At the same time,
a cognitive-only approach to teaching—which essentially ignores collaboration, communication, and creative problem-solving—can elicit unintended consequences, such as students feeling disconnected and frustrated even to the point of disliking reading and writing, and teachers feeling powerless to address all of their students’ needs.
The Power of a Multifaceted Approach
We feel the best approach is one that brings SEL, mindfulness, and physical movement together. After all, the human body evolved to learn best while moving.
More, embodied experience tends to be more memorable to us. We may not remember what we’re told – cognitively received information – but we remember what we experience and what we feel, both consciously and not. What we learn becomes a part of who we are.
This multifaceted approach simultaneously nurtures resilience while lowering stress and providing students with a set of skills and tools for addressing their needs beyond the classroom, at home, helping them to better manage stress and tap into their strengths. When those needs are met, students are far more able to achieve what they set out to accomplish.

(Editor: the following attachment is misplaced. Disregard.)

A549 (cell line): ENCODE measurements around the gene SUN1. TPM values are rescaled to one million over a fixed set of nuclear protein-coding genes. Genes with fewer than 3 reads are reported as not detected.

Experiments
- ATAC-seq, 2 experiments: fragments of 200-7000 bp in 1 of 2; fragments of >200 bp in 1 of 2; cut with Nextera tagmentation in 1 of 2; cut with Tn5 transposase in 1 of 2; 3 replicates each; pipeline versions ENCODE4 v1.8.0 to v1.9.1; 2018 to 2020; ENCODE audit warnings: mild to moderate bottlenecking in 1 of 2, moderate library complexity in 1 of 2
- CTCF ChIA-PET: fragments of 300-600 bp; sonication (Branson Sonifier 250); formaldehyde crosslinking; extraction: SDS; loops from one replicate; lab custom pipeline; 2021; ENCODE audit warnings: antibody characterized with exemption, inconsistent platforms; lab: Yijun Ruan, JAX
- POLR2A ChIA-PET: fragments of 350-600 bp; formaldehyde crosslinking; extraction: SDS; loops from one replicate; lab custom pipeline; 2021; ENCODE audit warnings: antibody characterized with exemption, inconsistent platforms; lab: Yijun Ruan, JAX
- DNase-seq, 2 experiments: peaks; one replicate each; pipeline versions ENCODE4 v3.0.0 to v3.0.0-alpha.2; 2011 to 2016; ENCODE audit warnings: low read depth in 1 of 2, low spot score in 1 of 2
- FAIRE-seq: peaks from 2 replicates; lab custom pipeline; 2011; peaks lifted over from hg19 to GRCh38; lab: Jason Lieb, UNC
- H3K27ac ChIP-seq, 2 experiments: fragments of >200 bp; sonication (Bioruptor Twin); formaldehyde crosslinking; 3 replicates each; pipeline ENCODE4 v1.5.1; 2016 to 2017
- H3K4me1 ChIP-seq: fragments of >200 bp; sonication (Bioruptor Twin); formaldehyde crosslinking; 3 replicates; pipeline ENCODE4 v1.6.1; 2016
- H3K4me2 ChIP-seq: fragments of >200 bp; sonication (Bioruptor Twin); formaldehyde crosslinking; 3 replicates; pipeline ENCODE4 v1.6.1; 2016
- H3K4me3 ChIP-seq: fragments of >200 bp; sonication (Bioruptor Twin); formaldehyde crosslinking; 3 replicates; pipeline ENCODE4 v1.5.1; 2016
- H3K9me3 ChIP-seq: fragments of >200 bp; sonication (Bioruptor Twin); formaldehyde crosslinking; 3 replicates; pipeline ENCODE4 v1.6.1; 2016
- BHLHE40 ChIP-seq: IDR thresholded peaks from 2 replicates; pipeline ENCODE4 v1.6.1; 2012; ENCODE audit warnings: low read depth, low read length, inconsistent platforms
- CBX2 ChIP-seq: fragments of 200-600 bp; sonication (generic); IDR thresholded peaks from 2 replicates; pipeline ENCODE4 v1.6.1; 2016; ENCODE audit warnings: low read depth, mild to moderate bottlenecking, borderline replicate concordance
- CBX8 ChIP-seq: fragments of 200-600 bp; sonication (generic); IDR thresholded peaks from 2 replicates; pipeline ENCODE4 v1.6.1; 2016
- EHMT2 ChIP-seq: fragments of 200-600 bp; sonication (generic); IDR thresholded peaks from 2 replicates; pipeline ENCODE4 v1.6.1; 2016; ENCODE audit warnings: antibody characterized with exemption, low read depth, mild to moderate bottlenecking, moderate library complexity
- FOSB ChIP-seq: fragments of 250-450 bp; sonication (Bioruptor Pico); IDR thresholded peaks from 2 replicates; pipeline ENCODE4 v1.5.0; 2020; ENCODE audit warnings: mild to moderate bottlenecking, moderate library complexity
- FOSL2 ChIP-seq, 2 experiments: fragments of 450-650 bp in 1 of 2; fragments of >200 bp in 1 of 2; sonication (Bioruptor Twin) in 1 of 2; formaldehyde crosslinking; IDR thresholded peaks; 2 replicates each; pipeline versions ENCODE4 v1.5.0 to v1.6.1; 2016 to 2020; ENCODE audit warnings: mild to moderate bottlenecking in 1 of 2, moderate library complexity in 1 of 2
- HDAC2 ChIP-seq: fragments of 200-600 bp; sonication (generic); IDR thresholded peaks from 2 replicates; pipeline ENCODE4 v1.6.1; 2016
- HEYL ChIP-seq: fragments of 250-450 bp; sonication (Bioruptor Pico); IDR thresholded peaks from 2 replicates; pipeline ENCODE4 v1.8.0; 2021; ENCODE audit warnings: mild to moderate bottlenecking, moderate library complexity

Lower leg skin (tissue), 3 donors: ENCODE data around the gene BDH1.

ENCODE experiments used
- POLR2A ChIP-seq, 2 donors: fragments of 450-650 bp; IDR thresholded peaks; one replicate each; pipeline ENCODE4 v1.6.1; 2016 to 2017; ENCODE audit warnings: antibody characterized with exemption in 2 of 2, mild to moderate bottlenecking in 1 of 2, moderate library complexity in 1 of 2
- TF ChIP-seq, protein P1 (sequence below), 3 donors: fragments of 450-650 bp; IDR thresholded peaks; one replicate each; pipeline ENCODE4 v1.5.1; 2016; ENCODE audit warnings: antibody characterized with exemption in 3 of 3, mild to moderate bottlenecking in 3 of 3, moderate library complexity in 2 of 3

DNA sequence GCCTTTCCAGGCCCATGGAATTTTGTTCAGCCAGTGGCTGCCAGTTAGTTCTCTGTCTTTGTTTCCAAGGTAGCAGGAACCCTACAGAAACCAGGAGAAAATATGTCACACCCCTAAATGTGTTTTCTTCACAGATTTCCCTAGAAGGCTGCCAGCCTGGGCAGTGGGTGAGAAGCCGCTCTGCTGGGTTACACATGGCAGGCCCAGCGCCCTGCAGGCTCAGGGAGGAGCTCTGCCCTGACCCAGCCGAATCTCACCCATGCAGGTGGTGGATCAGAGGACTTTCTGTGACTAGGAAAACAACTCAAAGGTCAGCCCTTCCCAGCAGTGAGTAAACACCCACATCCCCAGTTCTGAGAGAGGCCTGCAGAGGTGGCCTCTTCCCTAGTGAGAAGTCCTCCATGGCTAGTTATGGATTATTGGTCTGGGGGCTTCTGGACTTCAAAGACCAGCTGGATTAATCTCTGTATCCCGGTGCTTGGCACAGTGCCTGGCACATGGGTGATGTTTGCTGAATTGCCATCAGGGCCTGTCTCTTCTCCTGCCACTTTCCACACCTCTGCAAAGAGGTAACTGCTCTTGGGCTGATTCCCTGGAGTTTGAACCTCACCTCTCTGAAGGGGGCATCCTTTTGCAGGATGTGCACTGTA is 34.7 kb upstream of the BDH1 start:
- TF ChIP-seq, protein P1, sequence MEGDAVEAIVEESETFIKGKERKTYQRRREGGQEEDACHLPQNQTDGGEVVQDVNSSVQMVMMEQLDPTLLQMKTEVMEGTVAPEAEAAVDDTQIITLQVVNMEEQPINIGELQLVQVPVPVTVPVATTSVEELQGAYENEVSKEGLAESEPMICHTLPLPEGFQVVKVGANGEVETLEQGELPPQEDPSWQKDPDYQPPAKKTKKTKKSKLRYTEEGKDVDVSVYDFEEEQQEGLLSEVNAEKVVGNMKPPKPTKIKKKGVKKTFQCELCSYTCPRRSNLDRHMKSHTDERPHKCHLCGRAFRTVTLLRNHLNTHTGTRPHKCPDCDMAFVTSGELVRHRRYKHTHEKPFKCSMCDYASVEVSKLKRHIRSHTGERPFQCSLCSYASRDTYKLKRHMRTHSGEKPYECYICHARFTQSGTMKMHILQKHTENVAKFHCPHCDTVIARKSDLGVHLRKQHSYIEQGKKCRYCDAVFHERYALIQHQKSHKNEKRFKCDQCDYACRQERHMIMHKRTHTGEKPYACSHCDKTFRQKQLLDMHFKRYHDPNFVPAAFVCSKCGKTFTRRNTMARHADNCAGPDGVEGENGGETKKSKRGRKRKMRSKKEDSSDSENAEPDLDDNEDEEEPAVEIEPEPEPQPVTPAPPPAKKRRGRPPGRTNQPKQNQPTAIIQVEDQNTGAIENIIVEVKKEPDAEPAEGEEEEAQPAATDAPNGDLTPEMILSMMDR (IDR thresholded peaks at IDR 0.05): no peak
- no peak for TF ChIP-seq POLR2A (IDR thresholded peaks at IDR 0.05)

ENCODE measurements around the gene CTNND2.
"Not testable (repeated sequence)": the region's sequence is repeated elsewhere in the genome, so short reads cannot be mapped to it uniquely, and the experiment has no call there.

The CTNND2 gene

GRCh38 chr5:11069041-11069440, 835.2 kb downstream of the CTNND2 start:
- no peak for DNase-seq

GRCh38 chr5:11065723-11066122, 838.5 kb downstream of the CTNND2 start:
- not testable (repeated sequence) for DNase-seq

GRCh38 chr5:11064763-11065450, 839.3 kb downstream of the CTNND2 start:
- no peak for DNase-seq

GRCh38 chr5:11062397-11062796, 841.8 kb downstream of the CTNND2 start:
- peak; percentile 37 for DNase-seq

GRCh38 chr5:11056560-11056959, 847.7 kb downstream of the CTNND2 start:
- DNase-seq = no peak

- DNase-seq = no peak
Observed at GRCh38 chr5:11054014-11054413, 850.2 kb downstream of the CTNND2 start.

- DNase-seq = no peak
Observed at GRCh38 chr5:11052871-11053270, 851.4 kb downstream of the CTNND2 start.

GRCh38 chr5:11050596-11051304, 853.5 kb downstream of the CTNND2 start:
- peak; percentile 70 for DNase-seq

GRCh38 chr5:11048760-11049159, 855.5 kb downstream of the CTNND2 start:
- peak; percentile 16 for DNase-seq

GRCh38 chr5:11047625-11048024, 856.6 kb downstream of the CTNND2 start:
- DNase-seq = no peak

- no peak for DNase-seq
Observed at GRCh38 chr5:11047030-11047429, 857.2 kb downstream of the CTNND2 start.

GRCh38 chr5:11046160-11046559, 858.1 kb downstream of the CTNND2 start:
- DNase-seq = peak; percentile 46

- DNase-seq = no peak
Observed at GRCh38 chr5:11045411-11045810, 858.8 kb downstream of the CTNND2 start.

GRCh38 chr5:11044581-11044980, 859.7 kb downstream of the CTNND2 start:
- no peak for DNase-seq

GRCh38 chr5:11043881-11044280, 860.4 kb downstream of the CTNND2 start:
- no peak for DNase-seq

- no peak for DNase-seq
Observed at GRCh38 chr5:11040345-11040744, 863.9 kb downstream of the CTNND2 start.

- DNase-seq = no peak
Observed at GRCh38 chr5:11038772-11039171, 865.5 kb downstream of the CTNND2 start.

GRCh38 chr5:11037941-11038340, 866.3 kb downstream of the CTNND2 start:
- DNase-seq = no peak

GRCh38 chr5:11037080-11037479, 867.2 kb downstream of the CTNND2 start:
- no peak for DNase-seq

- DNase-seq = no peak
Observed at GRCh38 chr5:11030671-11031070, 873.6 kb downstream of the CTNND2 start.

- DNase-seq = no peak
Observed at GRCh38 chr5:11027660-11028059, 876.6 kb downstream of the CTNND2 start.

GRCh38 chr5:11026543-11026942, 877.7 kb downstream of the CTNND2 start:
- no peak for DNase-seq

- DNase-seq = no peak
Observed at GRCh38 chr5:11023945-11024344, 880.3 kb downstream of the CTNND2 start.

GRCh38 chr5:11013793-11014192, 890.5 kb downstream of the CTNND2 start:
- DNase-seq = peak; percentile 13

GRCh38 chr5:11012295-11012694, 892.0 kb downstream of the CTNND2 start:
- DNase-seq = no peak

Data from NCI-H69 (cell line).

We hope that as the pandemic moves further back in the rearview mirror more schools begin to appreciate this and make real commitments toward student mental health and well-being.
Top image and teacher/students image by Alliance for Excellent Education, via Flickr;
classroom group image by US Army Garrison Japan, via Flickr